A theological doctrine that emphasizes the unity of divinity and humanity in Jesus Christ in one nature. The term derives from Greek monos, “alone” or “single,” and physis, “nature.”
In the late antique period monophysite beliefs were strongest in the eastern parts of the Byzantine Empire. However, at the Fourth Ecumenical Council, held at Chalcedon in 451, the church of the empire adopted the dyophysite christological dogma, that is, the doctrine of two natures, divine and human, in Christ. During the reign of emperor Justinian I (527-565), the monophysites of the East broke away from the Greek Orthodox, or Melkite (imperial) church, and organized independent churches: the Coptic Church in Egypt, and the Syrian Orthodox (Jacobite) Church in Syria and Mesopotamia. The Armenian Church accepted monophysitism in two synods in Dvin (506 and 552).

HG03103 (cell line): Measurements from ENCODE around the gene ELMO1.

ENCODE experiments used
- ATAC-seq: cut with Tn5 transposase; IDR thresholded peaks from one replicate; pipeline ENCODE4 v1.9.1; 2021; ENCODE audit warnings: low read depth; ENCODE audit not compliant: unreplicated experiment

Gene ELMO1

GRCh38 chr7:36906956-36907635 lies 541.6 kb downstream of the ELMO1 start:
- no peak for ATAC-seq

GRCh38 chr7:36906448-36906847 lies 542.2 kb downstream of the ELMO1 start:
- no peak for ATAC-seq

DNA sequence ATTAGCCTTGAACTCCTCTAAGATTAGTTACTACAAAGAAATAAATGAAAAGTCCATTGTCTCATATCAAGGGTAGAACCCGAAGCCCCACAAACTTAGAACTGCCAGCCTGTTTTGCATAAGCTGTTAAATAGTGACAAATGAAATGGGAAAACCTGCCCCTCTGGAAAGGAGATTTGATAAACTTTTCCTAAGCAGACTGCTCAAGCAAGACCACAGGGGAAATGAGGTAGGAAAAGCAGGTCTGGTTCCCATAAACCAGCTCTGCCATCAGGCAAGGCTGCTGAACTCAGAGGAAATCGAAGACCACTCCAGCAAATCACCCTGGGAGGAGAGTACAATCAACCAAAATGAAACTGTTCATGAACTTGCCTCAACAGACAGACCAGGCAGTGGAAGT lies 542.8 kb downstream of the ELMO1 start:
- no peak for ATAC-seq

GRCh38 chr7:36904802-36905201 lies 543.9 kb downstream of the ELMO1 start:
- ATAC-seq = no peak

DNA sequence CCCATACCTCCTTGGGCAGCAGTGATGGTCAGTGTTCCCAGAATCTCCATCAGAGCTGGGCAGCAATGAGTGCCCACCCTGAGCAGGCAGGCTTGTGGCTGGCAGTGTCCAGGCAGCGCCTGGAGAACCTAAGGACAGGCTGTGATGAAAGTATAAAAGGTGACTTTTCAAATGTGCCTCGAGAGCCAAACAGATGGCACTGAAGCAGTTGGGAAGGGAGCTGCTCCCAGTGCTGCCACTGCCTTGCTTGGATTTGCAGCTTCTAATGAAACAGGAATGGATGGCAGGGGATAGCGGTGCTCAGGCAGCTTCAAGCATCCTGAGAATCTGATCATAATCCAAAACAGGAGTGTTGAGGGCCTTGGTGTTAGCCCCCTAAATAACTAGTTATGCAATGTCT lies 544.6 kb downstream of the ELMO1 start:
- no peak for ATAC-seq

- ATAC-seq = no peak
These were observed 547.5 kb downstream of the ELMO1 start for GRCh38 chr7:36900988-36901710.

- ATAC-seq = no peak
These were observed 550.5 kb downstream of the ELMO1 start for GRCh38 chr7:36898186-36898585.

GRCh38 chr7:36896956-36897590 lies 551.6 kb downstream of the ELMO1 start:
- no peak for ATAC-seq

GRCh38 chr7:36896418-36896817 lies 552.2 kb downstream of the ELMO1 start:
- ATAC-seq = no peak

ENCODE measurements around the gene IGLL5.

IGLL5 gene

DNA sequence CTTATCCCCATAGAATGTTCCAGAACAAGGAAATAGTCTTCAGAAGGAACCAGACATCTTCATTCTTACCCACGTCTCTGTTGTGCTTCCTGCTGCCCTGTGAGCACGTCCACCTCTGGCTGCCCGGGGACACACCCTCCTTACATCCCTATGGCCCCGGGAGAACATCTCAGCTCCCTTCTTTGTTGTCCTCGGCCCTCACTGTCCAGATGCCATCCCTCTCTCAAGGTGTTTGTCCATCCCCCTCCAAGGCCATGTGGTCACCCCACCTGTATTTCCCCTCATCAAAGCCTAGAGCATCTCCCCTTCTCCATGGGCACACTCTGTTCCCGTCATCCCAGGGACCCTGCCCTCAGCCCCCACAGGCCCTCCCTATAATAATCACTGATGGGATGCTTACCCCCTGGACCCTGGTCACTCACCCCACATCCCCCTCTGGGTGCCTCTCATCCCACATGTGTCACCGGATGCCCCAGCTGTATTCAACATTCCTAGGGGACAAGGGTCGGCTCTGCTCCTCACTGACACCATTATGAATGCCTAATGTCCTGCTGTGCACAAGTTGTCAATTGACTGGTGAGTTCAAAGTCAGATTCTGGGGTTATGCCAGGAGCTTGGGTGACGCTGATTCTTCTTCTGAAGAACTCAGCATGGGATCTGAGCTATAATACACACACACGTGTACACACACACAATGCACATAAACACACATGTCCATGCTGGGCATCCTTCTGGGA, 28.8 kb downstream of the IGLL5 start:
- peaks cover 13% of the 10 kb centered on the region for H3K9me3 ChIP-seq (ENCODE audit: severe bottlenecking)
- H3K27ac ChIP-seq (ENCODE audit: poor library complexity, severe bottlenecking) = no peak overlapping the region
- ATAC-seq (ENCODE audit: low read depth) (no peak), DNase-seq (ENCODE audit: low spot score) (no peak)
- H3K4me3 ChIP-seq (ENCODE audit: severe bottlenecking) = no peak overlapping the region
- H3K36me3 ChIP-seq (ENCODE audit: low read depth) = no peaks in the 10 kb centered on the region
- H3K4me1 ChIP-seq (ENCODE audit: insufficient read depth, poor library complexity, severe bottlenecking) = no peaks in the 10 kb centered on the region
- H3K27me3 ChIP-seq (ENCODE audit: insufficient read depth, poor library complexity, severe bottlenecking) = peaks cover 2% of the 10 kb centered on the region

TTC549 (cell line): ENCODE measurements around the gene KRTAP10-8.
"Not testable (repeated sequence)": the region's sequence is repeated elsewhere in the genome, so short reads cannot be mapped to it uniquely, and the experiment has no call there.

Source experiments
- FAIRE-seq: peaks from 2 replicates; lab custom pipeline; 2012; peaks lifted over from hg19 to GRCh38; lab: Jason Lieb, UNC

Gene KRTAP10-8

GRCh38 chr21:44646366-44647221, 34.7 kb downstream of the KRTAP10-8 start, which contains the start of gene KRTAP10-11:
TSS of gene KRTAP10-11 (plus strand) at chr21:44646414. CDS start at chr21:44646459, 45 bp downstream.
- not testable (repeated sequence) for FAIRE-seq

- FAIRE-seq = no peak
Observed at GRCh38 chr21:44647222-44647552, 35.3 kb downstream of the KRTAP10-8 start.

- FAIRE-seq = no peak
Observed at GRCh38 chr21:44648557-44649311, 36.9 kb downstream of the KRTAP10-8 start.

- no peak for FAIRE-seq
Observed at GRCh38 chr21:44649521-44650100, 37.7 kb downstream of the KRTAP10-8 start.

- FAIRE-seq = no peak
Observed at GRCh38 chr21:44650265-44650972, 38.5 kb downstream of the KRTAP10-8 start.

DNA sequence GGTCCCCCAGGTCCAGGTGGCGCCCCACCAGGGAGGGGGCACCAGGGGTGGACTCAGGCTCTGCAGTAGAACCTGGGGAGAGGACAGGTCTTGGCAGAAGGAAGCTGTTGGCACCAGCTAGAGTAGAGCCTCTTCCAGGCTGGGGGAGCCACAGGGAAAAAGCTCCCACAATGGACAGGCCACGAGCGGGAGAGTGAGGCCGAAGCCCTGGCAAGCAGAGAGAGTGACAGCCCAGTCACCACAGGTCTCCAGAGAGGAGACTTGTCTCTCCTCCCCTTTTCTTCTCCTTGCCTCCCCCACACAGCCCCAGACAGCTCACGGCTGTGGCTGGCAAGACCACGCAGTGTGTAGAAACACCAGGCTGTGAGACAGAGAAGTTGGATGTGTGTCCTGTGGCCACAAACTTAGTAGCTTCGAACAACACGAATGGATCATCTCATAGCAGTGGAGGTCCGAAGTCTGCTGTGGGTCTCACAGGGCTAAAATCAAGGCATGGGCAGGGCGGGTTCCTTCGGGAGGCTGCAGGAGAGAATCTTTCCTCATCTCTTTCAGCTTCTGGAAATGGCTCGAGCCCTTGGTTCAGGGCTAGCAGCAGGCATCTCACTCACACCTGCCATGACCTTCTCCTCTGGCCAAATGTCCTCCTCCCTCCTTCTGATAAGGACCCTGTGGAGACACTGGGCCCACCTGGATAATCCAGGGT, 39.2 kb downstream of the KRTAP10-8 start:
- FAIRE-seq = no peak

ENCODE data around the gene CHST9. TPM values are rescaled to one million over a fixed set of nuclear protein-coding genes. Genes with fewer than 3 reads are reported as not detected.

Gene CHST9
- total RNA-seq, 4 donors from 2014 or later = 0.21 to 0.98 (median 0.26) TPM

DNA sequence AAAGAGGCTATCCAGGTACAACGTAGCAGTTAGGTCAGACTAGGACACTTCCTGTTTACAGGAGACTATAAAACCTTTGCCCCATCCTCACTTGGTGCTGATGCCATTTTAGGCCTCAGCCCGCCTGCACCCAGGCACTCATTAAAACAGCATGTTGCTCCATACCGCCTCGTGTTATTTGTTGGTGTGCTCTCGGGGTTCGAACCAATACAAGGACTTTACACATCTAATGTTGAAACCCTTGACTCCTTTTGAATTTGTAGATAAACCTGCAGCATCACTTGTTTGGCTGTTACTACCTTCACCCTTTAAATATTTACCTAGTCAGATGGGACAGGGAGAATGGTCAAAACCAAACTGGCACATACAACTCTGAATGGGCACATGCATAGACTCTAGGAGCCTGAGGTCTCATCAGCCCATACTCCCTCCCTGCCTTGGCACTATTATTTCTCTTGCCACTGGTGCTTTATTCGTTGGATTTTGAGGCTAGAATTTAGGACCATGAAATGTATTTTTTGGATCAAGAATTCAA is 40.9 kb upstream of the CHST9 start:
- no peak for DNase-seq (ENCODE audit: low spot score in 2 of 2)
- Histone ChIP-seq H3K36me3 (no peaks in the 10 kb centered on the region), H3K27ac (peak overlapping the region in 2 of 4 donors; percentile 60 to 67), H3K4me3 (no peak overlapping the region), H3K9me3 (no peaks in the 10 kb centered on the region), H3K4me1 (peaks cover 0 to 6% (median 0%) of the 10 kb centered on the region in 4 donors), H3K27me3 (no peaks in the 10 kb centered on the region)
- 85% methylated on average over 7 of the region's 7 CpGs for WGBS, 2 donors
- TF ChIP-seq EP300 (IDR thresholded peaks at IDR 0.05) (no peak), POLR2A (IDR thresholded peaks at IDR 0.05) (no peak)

In the Middle Ages, numerous attempts were made between the Armenian Orthodox, Syrian Orthodox, and Greek Orthodox churches to find a compromise and to restore ecclesiastical unity, but these met with little success. During the negotiations between Byzantine emperors and the Armenian katholikoi (primates) on ecclesiastical reunification in 1165-1193, the Greek Orthodox Church demanded the renunciation of monophysite christology. Remembering occasional persecutions during Byzantine rule in Northern Syria (969-1084), the Syrian Orthodox and Armenians appreciated the respect for their religious autonomy by the Latins in Outremer. Some of their patriarchs and katholikoi were on good terms with the Latin hierarchy, but monophysitism remained the main obstacle to a definite ecclesiastical unification of these churches with the Latin church. Neither the temporary union between the Armenian Church and Rome, concluded for political reasons on the occasion of the coronation of Leon I in Sis in January 1199, nor the contacts between the Syrian Orthodox patriarch Ignatios II (1222-1252) and the Dominicans in 1236 and 1246 resulted in a formal renunciation of monophysitism by these churches.